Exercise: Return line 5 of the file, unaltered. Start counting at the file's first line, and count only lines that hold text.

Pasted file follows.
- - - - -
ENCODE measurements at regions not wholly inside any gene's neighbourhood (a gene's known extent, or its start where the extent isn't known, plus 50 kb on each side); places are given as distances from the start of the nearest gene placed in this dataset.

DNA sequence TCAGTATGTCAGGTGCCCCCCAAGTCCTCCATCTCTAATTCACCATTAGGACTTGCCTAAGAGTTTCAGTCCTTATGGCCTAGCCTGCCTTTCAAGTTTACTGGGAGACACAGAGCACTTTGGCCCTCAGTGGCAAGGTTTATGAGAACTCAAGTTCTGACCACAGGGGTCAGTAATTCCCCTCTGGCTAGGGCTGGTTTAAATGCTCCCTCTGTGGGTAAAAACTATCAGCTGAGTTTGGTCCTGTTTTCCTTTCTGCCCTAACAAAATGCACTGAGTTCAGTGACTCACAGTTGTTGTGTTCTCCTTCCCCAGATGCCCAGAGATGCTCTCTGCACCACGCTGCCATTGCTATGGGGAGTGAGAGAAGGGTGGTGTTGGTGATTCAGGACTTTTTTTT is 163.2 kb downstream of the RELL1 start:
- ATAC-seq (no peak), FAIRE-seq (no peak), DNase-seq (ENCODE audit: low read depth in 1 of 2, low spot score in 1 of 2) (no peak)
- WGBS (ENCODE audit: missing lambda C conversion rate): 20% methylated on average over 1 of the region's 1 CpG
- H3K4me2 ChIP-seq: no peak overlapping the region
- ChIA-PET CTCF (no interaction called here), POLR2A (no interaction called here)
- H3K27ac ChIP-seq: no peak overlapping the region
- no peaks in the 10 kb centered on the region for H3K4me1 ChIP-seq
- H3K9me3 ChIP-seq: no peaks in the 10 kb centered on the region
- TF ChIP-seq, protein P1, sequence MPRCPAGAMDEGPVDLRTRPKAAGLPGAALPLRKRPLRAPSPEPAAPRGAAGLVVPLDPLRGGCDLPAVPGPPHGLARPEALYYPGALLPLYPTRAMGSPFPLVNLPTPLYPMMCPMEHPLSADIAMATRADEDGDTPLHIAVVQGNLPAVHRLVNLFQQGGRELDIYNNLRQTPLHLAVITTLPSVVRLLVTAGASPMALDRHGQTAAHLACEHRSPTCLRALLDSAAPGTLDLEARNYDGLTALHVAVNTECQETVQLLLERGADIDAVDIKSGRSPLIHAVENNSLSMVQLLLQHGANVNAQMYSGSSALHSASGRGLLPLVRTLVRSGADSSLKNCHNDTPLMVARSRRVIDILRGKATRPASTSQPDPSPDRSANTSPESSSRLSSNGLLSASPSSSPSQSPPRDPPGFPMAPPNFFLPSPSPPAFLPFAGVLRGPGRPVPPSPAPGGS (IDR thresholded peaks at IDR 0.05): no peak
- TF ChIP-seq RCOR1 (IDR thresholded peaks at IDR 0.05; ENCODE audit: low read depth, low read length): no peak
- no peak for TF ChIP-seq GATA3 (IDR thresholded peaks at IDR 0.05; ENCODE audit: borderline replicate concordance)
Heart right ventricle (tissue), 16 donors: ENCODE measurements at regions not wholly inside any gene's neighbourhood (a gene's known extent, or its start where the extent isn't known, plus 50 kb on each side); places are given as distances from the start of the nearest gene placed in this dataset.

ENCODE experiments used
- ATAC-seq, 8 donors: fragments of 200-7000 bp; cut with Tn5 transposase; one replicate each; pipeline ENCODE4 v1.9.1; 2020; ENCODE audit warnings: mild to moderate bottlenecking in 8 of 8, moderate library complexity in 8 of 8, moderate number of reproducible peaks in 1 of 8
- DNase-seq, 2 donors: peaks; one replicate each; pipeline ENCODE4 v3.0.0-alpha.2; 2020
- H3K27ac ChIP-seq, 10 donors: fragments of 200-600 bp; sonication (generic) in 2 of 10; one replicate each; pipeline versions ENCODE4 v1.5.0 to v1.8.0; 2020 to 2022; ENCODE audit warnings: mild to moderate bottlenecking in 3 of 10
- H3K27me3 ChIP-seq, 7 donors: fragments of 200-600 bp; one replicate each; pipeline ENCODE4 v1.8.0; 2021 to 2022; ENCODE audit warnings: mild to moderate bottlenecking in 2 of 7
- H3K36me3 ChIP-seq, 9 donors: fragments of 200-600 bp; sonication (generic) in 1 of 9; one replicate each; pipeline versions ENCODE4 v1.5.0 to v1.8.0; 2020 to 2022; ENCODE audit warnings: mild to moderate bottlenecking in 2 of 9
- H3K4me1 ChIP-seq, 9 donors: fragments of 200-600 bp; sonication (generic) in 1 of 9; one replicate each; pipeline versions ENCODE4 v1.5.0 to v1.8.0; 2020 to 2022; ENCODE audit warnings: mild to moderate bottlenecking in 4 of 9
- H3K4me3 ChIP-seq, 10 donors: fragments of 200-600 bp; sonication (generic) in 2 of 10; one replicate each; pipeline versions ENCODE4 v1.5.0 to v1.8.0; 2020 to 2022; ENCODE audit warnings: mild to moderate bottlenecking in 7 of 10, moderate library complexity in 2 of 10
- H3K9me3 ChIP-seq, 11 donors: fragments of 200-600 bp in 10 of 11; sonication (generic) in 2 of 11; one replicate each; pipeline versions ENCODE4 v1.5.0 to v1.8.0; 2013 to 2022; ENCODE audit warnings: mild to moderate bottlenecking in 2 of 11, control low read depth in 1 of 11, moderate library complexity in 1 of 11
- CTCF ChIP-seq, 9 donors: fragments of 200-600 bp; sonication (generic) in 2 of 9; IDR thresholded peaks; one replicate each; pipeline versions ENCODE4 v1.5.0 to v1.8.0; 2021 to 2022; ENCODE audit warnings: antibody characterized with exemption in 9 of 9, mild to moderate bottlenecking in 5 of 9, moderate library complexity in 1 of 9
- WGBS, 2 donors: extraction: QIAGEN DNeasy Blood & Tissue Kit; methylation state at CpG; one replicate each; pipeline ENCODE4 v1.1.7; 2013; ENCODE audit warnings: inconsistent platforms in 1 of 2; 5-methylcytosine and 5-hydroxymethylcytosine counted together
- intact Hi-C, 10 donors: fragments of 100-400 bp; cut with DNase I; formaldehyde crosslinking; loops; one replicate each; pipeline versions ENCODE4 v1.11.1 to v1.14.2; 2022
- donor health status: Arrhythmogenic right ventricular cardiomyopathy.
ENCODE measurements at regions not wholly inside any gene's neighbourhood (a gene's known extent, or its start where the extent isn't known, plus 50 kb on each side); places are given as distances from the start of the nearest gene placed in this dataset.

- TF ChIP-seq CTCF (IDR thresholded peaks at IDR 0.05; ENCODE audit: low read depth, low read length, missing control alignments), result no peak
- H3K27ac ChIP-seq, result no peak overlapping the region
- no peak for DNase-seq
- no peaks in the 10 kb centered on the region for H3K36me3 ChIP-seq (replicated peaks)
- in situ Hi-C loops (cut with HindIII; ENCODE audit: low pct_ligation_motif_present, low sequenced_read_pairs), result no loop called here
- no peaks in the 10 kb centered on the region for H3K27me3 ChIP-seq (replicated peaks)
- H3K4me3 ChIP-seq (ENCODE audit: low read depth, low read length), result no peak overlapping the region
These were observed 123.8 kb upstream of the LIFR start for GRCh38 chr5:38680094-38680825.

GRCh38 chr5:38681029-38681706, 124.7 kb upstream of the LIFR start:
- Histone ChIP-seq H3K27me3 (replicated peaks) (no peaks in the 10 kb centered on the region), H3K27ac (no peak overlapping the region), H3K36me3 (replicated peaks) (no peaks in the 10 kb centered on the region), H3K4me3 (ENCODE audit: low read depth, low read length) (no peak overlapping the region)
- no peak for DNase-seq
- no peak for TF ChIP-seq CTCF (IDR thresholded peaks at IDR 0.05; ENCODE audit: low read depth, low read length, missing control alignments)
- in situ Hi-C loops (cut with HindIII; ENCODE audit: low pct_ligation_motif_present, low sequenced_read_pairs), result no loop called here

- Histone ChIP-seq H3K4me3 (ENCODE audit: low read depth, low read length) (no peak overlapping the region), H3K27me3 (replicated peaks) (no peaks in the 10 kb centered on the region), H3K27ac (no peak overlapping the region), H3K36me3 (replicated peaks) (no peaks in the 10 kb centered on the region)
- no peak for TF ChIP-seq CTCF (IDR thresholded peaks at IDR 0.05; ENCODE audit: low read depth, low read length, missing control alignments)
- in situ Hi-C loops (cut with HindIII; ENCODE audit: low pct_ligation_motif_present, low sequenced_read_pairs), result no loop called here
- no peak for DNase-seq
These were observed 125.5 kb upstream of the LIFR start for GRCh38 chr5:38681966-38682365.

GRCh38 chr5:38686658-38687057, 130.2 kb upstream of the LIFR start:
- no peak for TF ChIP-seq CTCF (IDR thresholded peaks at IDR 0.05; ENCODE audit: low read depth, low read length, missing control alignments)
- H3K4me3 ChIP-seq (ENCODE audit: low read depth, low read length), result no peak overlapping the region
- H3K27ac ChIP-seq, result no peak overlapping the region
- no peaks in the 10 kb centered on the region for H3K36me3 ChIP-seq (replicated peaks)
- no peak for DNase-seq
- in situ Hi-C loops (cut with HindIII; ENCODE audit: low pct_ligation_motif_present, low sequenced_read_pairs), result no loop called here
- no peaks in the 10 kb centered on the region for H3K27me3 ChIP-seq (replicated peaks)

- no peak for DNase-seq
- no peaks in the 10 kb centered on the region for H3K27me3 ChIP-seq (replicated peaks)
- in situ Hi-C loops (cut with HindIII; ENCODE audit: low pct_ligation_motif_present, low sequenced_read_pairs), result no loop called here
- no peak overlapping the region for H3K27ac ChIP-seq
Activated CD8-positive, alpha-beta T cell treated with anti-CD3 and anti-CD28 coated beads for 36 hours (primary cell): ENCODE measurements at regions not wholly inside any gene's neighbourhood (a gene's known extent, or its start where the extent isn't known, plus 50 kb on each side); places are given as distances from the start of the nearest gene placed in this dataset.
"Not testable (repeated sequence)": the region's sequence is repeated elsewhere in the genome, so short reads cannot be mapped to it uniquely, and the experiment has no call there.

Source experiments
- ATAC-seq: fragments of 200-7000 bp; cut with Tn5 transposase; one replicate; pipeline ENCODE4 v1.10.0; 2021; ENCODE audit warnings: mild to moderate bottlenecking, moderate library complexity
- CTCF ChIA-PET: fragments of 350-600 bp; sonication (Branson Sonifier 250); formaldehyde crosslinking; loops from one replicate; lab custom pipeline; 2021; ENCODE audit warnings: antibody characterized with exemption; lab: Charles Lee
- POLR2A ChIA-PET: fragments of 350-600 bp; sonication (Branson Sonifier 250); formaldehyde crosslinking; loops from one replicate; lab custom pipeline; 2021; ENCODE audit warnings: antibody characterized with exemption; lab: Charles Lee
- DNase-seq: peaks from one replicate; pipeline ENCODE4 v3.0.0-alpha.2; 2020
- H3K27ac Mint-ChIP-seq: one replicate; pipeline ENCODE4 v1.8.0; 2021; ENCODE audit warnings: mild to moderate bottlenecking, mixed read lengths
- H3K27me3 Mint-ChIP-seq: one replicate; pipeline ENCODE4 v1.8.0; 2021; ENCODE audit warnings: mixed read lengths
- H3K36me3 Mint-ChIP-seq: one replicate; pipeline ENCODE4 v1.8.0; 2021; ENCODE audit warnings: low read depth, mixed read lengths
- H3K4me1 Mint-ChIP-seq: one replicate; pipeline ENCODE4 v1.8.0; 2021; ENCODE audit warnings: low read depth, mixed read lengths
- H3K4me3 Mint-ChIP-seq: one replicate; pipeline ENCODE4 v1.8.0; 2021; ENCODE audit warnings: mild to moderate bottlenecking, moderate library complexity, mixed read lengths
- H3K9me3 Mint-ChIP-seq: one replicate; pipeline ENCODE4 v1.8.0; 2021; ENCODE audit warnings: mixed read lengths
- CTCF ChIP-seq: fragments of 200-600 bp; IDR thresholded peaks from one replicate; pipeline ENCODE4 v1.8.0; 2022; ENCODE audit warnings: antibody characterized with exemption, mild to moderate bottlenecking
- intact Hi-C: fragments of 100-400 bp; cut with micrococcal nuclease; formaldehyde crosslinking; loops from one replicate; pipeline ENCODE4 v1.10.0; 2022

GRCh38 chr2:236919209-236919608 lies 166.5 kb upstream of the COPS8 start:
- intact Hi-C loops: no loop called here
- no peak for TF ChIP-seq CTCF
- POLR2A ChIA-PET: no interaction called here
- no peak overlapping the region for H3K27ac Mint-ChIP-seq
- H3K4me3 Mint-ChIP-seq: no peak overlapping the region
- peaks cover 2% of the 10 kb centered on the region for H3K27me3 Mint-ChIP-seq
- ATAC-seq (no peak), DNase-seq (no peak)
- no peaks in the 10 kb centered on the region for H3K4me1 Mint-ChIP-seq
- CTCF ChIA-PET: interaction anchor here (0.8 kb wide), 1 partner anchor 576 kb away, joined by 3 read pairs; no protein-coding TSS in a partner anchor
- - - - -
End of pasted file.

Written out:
- H3K4me2 ChIP-seq: no peak overlapping the region